Hasawa: Let’s consider the music industry in Japan on a larger scale and talk about foreign music. What’s the impact of Western music in Japan? Is it doing well. I know Japan loves French artists. Has any one of them got a breakthrough there lately?
Thomas: For the moment, the only foreign artists who are making it in Japan are Americans and Koreans. Around the same time, a cultural movement appeared that I call the “iPhone Phenomenon”.
Back in the days, us, foreigners, were amazed by the Japanese cellphones, called « keitai denwa » [NA: Japanese flip phone] in Japan. You could rotate their display in different ways, they had a good camera, TV, and so on… Some of them even incorporated a video projector! But when the first iPhone came out in Japan, most of the Japanese dropped their Japanese phones for brand new iPhones. Currently, with the rise of social medias and applications, especially LINE, it became really rare to see a Japanese with a ‘Japanese cellphone’. 70% of them use an iPhone now… Only two of my friends own one now. Most of people who still own one, use it for their work. This is different here in France where there is a fairer share of phone device between iPhone and Android.
Around the same time, every subculture was slowly smoothed out by a new universal standard. This is particularly notable in fashion.
Before, Tokyo was fragmented by a bunch of different and distinct fashion areas. You could easily distinguish someone who was coming from Harajuku or from Shibuya. Now, alternatively to what happened among the phone devices with the supremacy of the iPhone, all fashion styles from all there districts smoothed into one single style. You can see Harajuku style in any other districts now since Shibuya, Omotesando and Harajuku practically fused into just one district. I barely see Lolitas anymore, and Gyaru are not as extreme as before.
Hasawa: Yes, this “smoothening” of the Japanese fashion scene resonates with the discontinuation of FRUiTS magazine. “There are no cool kids anymore” in Japan…
Thomas: This international “cultural smoothening” that ensued from globalization definitively made Japan lose its exoticism. The cultural uniqueness of Japan is waning.
But maybe it’s working out for Japanese youngsters who are getting a lot of fun from this cultural overturn. I’m only talking from my foreigner point of view. There are less differences between Western and Japanese fashion trends and subcultures. Japanese fashionistas on Instagram look exactly like American fashionistas on Instagram. Everyone looks the same now. Even Gyaru are now inspired by American celebs such as Rihanna, Lady Gaga and Beyoncé.
Hasawa: Do you think this “iPhone Phenomenon” is only affecting Japanese fashion?
Thomas: Not only into fashion, but I think this where those influential American singers are accountable for.
“There are less differences between Western and Japanese fashion trends and subcultures.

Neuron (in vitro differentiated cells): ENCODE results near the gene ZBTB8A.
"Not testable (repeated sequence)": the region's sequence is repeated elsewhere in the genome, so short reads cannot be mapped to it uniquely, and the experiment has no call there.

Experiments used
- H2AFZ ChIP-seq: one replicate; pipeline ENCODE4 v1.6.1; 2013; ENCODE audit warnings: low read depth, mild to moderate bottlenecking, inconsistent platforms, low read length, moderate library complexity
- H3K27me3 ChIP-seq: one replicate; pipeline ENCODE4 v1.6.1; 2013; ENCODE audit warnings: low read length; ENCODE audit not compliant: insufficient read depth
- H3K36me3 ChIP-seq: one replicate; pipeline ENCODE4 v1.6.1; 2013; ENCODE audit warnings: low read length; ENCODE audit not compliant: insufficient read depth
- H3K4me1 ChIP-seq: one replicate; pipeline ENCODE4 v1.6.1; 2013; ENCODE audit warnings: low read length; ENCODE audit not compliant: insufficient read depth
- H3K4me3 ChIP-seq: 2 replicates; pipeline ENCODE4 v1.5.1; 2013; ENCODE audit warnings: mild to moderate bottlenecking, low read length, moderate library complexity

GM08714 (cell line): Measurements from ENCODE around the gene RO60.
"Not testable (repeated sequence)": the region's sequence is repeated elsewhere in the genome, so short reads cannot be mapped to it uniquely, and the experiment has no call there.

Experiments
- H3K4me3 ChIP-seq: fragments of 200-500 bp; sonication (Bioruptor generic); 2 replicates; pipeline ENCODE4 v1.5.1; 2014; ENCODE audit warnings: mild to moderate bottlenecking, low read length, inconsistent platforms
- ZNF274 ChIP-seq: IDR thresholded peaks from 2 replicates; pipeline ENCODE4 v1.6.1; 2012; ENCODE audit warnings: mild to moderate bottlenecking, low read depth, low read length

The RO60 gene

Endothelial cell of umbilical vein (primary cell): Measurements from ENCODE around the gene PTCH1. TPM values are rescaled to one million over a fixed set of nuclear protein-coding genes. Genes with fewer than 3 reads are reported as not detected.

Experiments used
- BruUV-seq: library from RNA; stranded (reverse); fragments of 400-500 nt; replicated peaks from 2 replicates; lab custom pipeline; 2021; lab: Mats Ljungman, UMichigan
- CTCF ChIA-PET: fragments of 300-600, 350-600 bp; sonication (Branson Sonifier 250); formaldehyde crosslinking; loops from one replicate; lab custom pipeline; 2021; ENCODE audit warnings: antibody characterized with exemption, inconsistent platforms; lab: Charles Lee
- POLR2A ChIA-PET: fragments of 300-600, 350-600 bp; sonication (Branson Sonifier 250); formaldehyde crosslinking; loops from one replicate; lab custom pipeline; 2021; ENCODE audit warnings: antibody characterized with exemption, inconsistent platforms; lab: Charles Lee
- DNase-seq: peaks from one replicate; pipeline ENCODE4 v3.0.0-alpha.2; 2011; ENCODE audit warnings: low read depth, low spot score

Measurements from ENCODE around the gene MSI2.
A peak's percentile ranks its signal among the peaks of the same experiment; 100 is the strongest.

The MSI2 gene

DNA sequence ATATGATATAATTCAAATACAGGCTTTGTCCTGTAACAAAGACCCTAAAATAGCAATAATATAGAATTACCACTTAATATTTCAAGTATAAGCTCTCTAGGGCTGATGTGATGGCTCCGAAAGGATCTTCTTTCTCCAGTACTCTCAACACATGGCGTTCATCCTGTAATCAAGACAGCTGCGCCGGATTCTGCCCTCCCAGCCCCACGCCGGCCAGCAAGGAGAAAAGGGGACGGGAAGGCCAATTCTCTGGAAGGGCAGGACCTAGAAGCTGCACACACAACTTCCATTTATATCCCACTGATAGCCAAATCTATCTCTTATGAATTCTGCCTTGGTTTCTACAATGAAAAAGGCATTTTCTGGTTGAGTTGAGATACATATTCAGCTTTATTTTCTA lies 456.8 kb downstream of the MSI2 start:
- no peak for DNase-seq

Everyone is looking the same now.”
Hasawa: Regarding this report which observed a growth in the Japanese music industry in 2016, did you note an increase of concert attendance?
Thomas: Not really… I consider myself as a creative so I don’t really care about the numbers. I don’t really care about Oricon because there is always the same stuff, like AKB, the Johnnys, EXILE…
Hasawa: …or Kana Nishino, haha!
Hasawa: …Kana Nishino. She’s the biggest female soloist in Japan right now.
Thomas: I have absolutely no idea who she is…Never heard about her *grabs his phone and Googles her name* Hughh…. I am really not into pop music… These days I mainly listen to old bands from the UK and the US *finds out the Google results* Oh OK, I think I see who she is. From what I’ve heard of her, she seems to be pretty popular among teenagers and young adults. The music industry is very segmented in Japan.
Hasawa: Do you even watch TV…? What’s your opinion about the Enon/Becky scandal?
Thomas: This is hard to judge since this situation is very Japanese. In the “Geinokai” (TV celebrities/entertainer milieu ; “Geino“: spectacle) there are implicit codes and taboos to respect. Having an extra marital affair is one of the biggest taboo. I think the 3 most serious taboos are: money embezzlement, drugs, and extra marital affairs.
Hasawa: There have been a whole debate whether or not there was a gender bias against Becky since her career took a bigger toll than Enon’s.
Thomas: There is a working class difference. Becky had the treatment for “Geinojin” (celebrities).
Hasawa: But isn’t Enon a “celebrity” as well? How this man who is a singer not considered a geinojin?
Thomas: No, he’s a musician. This is not the same kind of agency (a geinojin is in a “geino jimusho“) or the same professional structure. As a singer, yes, he is a celebrity, but his status is of a musician and not a TV personality, which confers to him a different ‘label’ than Becky’s. When you work on TV, you have responsibilities. You can’t project a negative image, which is logic.
Hasawa: One of the thing that is really paradoxical within the entertainment industry is how cheating scandals are so severely judged, yet seem so common…
Thomas: I don’t know… This is not my scene. They don’t have the same rules…
End of the first part of the interview.
Part 2 coming soon!
We’ll be talking about the Japanese modelling industry and the up and coming acts of the J-music scene – Stay tuned!!
[UPDATE ] Part 2 is here !
Follow Seon Thomas on Instagram!: https://www.instagram.com/seon_thomas/
/Special thanks to Debbie Lu and Miho Kokuma for the photography!